How a Nonexistent Austrian Artist Conducted a Quiet Political Protest at the São Paulo Biennial in 2002

Johannes Grenzfurthner, founder of the Austrian art and technology group monochrom (previously) and longtime friend of Laughing Squid, is featured in a short film by Hadas Emma Kedar where he tells a rather elaborate, but incredible story involving one of monochrom’s earlier projects.

In 2002, the group was invited to share their work at the São Paulo Biennial. They decided to create a full biography for a nonexistent artist named Professor George Thomann to represent Austria. The members of monochrom attended as “technical support”. This prank in itself is quite a feat, however, what happened next became the stuff of legend.

Among the artists showing their work was Chien-Chi Chang, a photographer from Taiwan who documented the condition of prisoners in Taiwan. Overnight, the word “Taiwan” was removed from his showcase and was replaced with the words “Taipei Fine Arts Museum”. This mysterious edit was concerning to many in attendance, so “Thomann” took the initiative to replace the word “Taiwan” on Chien-Chi’s display with letters donated from displays from other countries.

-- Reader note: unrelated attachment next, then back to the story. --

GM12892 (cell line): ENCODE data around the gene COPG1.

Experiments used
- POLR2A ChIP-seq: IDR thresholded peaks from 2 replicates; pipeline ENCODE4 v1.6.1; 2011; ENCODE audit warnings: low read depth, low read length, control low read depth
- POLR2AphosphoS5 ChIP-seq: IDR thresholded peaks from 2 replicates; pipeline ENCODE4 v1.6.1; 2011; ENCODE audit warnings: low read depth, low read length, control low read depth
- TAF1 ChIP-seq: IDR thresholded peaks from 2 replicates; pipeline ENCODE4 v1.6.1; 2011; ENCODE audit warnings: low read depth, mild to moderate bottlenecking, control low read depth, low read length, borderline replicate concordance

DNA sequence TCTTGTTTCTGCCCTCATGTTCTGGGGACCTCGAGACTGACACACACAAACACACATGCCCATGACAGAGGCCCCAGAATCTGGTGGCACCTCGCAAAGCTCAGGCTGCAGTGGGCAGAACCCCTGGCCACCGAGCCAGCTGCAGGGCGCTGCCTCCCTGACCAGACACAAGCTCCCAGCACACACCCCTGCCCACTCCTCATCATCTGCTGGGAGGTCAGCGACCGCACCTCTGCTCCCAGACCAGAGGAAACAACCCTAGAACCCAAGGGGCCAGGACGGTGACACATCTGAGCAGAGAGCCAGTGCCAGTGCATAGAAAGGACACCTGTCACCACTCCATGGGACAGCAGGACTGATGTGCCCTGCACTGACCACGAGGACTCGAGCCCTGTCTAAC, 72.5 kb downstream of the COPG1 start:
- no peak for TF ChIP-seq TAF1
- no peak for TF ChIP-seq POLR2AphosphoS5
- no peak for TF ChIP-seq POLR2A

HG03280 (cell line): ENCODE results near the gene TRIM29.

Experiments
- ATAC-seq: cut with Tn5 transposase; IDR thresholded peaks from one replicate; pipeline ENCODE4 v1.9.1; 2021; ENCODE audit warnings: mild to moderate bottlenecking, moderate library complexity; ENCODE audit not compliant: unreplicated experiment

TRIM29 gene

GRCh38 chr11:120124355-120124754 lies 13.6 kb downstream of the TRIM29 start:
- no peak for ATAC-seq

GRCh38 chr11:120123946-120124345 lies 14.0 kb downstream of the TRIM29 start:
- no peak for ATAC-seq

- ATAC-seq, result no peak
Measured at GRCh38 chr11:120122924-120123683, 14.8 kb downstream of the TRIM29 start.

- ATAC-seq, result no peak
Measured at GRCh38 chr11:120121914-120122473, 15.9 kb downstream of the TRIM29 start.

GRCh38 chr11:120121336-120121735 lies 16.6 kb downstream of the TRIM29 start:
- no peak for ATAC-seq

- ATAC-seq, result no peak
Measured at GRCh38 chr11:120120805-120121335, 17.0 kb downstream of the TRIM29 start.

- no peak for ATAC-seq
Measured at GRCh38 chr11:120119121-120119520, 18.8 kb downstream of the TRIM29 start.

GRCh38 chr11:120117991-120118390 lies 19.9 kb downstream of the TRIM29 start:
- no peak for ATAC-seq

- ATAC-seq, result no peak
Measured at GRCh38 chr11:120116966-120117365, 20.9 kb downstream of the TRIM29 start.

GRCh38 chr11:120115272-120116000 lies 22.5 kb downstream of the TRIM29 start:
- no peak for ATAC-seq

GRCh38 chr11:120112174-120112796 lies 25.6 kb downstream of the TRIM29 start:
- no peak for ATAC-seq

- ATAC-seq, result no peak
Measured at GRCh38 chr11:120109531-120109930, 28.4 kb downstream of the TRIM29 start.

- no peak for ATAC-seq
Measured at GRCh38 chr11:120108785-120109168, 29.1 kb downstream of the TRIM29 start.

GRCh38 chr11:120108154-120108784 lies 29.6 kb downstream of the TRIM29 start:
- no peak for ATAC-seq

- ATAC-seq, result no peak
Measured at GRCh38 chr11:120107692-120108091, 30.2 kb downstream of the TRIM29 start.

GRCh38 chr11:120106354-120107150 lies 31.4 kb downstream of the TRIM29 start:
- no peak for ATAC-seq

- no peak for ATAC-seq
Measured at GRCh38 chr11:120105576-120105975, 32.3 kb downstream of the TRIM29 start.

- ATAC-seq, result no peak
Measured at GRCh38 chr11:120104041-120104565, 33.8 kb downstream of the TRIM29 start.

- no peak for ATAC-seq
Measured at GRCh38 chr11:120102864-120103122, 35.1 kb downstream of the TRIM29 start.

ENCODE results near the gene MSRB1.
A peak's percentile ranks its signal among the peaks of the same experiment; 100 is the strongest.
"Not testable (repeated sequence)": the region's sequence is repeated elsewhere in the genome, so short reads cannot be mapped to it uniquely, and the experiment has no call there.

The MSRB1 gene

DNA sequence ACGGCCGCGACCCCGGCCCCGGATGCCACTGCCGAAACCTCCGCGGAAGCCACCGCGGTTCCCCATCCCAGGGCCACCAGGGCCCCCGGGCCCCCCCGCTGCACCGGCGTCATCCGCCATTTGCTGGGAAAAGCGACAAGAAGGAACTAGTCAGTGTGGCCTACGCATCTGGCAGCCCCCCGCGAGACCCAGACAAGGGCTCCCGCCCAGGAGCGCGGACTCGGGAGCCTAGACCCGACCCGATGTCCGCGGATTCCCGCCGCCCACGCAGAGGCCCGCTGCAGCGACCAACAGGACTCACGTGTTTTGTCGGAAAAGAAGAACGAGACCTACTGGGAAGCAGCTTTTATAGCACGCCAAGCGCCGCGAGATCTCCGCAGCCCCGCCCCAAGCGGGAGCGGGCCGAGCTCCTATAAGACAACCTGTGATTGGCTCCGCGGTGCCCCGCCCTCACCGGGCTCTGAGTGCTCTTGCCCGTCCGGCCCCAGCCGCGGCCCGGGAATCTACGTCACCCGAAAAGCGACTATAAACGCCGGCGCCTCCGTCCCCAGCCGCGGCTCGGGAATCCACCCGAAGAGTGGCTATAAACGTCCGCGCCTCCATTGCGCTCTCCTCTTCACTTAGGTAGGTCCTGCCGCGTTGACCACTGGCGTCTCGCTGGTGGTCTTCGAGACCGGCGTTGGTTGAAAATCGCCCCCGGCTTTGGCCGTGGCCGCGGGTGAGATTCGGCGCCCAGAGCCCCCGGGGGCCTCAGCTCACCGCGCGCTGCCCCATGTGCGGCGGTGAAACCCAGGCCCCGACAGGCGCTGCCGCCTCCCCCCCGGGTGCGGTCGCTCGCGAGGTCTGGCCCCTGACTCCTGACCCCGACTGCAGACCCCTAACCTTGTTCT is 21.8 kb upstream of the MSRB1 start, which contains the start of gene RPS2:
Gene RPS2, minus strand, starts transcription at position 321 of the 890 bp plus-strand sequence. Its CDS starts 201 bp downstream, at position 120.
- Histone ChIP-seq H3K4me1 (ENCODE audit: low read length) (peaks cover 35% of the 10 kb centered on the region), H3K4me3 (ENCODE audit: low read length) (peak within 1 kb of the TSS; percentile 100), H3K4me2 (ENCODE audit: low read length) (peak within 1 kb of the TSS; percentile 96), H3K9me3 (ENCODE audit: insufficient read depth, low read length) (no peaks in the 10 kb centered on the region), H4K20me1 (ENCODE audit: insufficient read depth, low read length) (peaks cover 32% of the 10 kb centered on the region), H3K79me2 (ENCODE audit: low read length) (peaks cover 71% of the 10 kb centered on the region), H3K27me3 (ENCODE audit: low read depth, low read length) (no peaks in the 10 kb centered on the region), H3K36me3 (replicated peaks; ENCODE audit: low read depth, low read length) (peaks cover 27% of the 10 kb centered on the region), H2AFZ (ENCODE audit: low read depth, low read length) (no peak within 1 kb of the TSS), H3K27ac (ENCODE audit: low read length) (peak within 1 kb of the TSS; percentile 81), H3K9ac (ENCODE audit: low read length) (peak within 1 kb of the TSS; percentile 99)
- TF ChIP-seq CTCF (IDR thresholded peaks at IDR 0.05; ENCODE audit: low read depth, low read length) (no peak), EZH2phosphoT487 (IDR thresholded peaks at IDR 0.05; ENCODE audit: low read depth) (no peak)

This quiet, innovative form of protest became known as “The Thomann intervention”

The Thomann in(ter)vention’ is about the adventures of the activist-art group ‘monochrom’ at the São Paulo biennial 2002. A surprising story about what happens when art, media and politics collide.

Chien-Chi Chang expressed his appreciation of the action through the Taipei Times.

The generous donation made by the six countries has enabled us to reopen our exhibition hall in time to meet the raising of the curtain on the biennial show …The unprecedented move has left the nameplates of each of the donor nations with one letter missing from their respective national titles …But their missing letters have helped add an `artwork of protest´ to the dazzling array of exhibits on display here.

The Thoman Intervention

submitted via Laughing Squid Tips